The service of teshuvah and its influence on these other three services does not, however, represent the ultimate rung of service. Though teshuvah reflects the ascent of the soul on its own initiative after the descent into this world of concealment and challenge, the very fact that it deals with these two stages indicates an association with the concepts of descent and concealment. Thus, it cannot reflect the essence of G‑d — or the essence of a Jew — which has no relation to these concepts at all.

The ultimate level of service reflects a connection between a Jew and G‑d which does not allow for any possibility of transgressing His will. This level will be revealed in the Messianic Age when “I will remove the spirit of impurity from the world.” There will be no possibility for the concealment of G‑dliness which allows for the potential for sin.

In microcosm, this service is also possible in the present age, each individual experiencing a personal redemption from those factors that may sway him away from the service of G‑d. This service is also reflected in the name, Elul, which also serves as an acronym for a fifth verse which refers to the concept of redemption. In the verse, אז ישיר משה...את השירה הזאת לה' ויאמרו לאמר אשירה... — “Then, Moshe... sang this song to G‑d and spoke saying, ‘I will sing...,’ ” the letters of the word Elul are found in reverse order. Our Sages explain that this verse uses the future tense, thus alluding to the ultimate level of redemption, the Era of the Resurrection when G‑d’s essence will be revealed throughout the world.

To explain: G‑d gives a Jew free choice, as the opening verse of this week’s Torah portion relates, “Behold, I am setting before you life and good, death and evil... May you chose life.” However, the very fact that there is a crossroads and that one has to choose between one of two paths indicates that this level is below G‑d’s essence. “I,” G‑d’s essence, transcends “life and good” and their opposites. Despite the great spiritual peaks associated with the service of free choice, the fact that choice is possible demonstrates that this is a lower level than G‑d’s essence.

Even the concept of life — since it has a specific definition and there is the possibility of increasing life [and the opposite, ח"ו] — is not appropriate to Him. On the contrary, the very fact that the Torah relates that He “is setting before you life,” implies that He, the Giver, is above the quality which He gives.

G‑d’s essence is above all concept of definition, nor is any concept of choice appropriate regarding Him. Concerning this level, the Torah states, “There is nothing else.” Though in other texts, it is explained that the verse, “There is nothing else outside of Him” implies that “together with Him,” there is the possibility for existence, i.e., it is possible for there to be a world that reflects His Being, this is also a lower level. When speaking of His essence, the verse, “There is nothing else” is more appropriate, i.e., there exists only Him and Him alone.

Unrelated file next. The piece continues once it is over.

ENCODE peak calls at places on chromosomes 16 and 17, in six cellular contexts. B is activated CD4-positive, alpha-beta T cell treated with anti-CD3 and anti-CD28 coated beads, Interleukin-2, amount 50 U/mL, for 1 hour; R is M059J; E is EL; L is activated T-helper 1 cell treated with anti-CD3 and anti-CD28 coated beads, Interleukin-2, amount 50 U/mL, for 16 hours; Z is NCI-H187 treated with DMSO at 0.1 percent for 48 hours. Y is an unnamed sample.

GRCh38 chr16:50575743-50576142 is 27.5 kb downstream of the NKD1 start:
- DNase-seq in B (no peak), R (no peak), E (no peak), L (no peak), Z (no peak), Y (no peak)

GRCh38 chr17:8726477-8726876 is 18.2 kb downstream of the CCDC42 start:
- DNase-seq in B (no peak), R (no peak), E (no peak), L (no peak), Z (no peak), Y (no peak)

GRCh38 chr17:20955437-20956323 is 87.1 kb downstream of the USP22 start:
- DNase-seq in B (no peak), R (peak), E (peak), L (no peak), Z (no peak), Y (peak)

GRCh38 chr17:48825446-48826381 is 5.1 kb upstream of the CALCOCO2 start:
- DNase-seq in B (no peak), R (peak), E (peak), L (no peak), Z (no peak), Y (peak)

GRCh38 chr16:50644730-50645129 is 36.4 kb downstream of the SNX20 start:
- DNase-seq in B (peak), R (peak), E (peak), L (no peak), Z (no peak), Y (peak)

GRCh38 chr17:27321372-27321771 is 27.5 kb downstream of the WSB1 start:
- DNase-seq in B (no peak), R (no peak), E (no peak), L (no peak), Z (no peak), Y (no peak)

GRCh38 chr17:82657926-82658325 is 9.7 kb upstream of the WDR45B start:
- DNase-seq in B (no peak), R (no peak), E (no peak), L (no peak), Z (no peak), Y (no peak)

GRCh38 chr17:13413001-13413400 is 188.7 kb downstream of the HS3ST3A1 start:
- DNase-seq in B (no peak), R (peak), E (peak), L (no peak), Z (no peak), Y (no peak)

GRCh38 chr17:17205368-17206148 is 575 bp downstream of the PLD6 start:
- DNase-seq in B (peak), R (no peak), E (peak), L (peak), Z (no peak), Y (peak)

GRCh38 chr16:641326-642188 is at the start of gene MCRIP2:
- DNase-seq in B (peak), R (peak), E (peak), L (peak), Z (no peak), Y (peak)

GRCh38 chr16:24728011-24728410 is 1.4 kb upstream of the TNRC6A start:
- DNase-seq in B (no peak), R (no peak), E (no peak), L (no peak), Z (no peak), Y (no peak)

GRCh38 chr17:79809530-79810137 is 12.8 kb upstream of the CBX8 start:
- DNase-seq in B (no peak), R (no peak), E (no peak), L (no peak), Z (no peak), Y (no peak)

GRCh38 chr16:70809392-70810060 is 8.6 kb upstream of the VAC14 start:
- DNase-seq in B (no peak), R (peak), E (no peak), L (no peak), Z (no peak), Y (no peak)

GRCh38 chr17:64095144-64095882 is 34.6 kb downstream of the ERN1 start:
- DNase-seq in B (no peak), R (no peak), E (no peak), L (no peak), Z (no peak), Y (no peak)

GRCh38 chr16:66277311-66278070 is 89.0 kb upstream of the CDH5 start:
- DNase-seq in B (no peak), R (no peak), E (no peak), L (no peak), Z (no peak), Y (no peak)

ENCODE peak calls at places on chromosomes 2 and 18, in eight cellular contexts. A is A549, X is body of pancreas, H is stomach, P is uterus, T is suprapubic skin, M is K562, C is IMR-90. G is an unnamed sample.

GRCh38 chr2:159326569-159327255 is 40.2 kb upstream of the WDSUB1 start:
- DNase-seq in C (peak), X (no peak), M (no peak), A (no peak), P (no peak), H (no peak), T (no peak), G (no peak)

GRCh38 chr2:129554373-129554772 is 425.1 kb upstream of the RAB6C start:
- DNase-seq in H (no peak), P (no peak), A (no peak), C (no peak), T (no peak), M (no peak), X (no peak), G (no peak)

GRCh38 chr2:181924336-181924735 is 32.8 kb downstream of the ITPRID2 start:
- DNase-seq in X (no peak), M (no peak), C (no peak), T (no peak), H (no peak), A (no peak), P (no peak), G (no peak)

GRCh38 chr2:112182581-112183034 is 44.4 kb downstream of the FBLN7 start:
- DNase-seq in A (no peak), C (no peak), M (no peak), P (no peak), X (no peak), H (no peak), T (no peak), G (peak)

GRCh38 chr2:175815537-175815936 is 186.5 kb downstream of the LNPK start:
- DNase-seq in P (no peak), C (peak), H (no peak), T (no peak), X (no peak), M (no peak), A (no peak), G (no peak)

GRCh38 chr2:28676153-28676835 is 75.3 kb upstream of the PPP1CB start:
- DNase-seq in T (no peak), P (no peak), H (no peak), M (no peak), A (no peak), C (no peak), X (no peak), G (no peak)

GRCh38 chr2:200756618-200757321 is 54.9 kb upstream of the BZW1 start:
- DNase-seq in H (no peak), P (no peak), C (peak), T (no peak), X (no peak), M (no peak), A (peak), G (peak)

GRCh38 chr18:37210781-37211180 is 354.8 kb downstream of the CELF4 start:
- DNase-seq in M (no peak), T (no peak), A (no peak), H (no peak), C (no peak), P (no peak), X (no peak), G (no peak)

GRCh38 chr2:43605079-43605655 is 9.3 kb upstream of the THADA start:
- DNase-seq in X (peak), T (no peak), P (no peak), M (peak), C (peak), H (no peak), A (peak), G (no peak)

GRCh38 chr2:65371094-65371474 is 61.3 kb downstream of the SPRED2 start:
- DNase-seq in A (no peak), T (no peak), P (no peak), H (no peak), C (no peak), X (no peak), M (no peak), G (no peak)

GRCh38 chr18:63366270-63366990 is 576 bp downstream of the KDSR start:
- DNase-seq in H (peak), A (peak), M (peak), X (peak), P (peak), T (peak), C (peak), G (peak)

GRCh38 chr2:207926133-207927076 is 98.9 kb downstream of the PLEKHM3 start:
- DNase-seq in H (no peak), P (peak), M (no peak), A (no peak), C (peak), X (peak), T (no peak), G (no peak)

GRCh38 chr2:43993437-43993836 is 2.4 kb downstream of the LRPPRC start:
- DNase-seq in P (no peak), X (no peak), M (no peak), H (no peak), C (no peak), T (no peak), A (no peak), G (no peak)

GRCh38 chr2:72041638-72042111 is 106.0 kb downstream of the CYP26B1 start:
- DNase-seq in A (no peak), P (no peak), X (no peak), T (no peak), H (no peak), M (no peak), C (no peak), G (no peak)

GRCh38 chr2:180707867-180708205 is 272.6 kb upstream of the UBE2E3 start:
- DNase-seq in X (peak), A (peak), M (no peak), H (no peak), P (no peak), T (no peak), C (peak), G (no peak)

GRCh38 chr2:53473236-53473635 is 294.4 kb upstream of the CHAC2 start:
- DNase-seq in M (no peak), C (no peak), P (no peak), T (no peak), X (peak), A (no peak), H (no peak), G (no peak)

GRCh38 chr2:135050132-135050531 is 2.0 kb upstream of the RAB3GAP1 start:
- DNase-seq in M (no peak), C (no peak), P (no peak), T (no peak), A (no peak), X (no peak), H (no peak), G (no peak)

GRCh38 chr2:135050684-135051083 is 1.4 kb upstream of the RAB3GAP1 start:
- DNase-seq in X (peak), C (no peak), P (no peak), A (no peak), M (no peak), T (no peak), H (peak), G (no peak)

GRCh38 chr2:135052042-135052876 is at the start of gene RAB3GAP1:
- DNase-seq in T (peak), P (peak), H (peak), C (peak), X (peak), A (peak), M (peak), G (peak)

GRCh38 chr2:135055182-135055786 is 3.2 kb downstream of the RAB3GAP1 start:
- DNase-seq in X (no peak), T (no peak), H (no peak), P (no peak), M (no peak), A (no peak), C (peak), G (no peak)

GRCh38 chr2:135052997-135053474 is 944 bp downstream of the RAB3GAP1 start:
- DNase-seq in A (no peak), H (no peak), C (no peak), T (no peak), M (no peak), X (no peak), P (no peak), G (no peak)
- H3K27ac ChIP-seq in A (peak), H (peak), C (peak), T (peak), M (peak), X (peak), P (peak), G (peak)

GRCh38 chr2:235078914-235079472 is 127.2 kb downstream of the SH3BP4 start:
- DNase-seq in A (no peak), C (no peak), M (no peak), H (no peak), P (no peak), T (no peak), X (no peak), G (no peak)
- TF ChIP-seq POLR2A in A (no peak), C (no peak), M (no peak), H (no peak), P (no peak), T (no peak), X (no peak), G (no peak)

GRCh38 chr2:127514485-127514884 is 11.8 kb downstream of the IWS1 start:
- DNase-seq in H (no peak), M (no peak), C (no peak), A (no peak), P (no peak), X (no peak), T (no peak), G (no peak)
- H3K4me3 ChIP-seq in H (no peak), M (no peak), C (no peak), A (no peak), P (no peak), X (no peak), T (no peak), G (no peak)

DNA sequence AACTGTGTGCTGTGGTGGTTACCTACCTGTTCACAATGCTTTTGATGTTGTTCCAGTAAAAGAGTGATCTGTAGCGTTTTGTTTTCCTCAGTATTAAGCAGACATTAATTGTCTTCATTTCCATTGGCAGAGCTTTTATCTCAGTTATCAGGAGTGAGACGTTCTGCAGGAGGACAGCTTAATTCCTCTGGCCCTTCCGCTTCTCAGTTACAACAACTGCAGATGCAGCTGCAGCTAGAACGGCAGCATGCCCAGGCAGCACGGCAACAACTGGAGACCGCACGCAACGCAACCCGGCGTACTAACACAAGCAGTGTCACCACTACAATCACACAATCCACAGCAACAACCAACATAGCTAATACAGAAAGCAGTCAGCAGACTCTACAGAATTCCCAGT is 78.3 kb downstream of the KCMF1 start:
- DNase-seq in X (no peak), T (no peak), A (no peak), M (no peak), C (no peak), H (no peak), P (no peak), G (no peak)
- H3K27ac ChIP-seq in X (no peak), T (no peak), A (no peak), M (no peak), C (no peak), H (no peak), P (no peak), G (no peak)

A Jew can also reach this level. Since his soul is “truly a part of G‑d,” even this rung is within his potential. The Baal Shem Tov taught, “Whenever you grasp part of the essence, you grasp it in its entirety.” Therefore, since the Jews are “part of G‑d” — “Israel and the Holy One, Blessed be He are one,” the essence in its entirety is reflected within a Jew’s soul. Thus, he has the potential to establish a connection which transcends the possibility of choice. Such a person will have one desire alone, to fulfill G‑d’s will. Nothing else will even come to mind.

It is not that he will go through a period of intellectual stock-taking and as a result, choose to do good. He does not think about the matter at all, but rather to quote our Sages’ expression, “Bows naturally.” His own will and personal identity are totally nullified and thus, it is impossible that he will have any desire or yearning to do anything outside G‑d’s will.3

Based on the above, we can appreciate the advantage the service of redemption contributes to the other four services associated with the month of Elul: The service of “teshuvah and good deeds” is given over to man’s free choice. He stands at a crossroads and has the choice of “life and good” or its opposites. Thus, even though ultimately, through a process of thought and meditation, a person will choose the correct path, the fact that he has a choice demonstrates that he has a connection to the other path.

The service of redemption lifts a Jew above these levels. When a Jew is connected with the level of G‑dliness about which it is said, “There is nothing else,” he also stands above any thoughts of a second path. Without even thinking, as a natural reflex process, he follows G‑d’s will reflecting the state of oneness which will be revealed in the Messianic Age.

This service is dependent on a Jew’s independent efforts. On the surface, since these acts are a natural response, without conscious choice, it would seem that it would not be considered service, nor should it earn a Jew a reward.